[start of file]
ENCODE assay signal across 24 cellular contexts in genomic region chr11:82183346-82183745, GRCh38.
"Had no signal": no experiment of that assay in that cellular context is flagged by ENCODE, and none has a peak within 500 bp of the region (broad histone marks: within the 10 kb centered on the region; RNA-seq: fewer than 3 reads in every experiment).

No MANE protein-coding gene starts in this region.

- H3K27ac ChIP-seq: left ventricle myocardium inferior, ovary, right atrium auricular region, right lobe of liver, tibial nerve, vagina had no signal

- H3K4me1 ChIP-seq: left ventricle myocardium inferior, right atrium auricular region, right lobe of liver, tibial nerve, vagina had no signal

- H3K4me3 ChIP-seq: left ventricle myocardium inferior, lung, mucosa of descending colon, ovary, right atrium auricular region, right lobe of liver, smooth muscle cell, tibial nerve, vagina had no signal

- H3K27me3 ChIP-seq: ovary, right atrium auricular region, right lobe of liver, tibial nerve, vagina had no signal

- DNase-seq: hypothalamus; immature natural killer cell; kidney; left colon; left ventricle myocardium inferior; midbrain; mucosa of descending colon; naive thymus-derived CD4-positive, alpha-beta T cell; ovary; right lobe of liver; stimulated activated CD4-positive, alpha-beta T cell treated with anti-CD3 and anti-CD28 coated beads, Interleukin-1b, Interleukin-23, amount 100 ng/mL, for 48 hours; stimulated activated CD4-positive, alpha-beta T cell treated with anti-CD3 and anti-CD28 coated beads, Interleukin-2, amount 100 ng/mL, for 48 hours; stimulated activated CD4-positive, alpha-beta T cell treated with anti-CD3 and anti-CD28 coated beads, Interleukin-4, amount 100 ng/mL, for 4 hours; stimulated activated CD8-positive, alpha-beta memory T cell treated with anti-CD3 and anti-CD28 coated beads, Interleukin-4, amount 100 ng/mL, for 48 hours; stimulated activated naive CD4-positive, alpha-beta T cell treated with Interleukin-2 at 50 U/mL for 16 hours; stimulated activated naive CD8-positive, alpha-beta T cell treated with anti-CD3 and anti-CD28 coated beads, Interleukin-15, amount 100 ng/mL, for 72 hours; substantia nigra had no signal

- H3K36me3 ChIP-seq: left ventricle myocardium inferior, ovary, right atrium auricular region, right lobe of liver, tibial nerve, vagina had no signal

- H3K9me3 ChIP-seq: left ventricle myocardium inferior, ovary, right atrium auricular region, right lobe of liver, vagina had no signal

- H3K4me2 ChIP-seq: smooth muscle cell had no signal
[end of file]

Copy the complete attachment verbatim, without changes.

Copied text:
ENCODE assay signal across 24 cellular contexts in genomic region chr11:82183346-82183745, GRCh38.
"Had no signal": no experiment of that assay in that cellular context is flagged by ENCODE, and none has a peak within 500 bp of the region (broad histone marks: within the 10 kb centered on the region; RNA-seq: fewer than 3 reads in every experiment).

No MANE protein-coding gene starts in this region.

- H3K27ac ChIP-seq: left ventricle myocardium inferior, ovary, right atrium auricular region, right lobe of liver, tibial nerve, vagina had no signal

- H3K4me1 ChIP-seq: left ventricle myocardium inferior, right atrium auricular region, right lobe of liver, tibial nerve, vagina had no signal

- H3K4me3 ChIP-seq: left ventricle myocardium inferior, lung, mucosa of descending colon, ovary, right atrium auricular region, right lobe of liver, smooth muscle cell, tibial nerve, vagina had no signal

- H3K27me3 ChIP-seq: ovary, right atrium auricular region, right lobe of liver, tibial nerve, vagina had no signal

- DNase-seq: hypothalamus; immature natural killer cell; kidney; left colon; left ventricle myocardium inferior; midbrain; mucosa of descending colon; naive thymus-derived CD4-positive, alpha-beta T cell; ovary; right lobe of liver; stimulated activated CD4-positive, alpha-beta T cell treated with anti-CD3 and anti-CD28 coated beads, Interleukin-1b, Interleukin-23, amount 100 ng/mL, for 48 hours; stimulated activated CD4-positive, alpha-beta T cell treated with anti-CD3 and anti-CD28 coated beads, Interleukin-2, amount 100 ng/mL, for 48 hours; stimulated activated CD4-positive, alpha-beta T cell treated with anti-CD3 and anti-CD28 coated beads, Interleukin-4, amount 100 ng/mL, for 4 hours; stimulated activated CD8-positive, alpha-beta memory T cell treated with anti-CD3 and anti-CD28 coated beads, Interleukin-4, amount 100 ng/mL, for 48 hours; stimulated activated naive CD4-positive, alpha-beta T cell treated with Interleukin-2 at 50 U/mL for 16 hours; stimulated activated naive CD8-positive, alpha-beta T cell treated with anti-CD3 and anti-CD28 coated beads, Interleukin-15, amount 100 ng/mL, for 72 hours; substantia nigra had no signal

- H3K36me3 ChIP-seq: left ventricle myocardium inferior, ovary, right atrium auricular region, right lobe of liver, tibial nerve, vagina had no signal

- H3K9me3 ChIP-seq: left ventricle myocardium inferior, ovary, right atrium auricular region, right lobe of liver, vagina had no signal

- H3K4me2 ChIP-seq: smooth muscle cell had no signal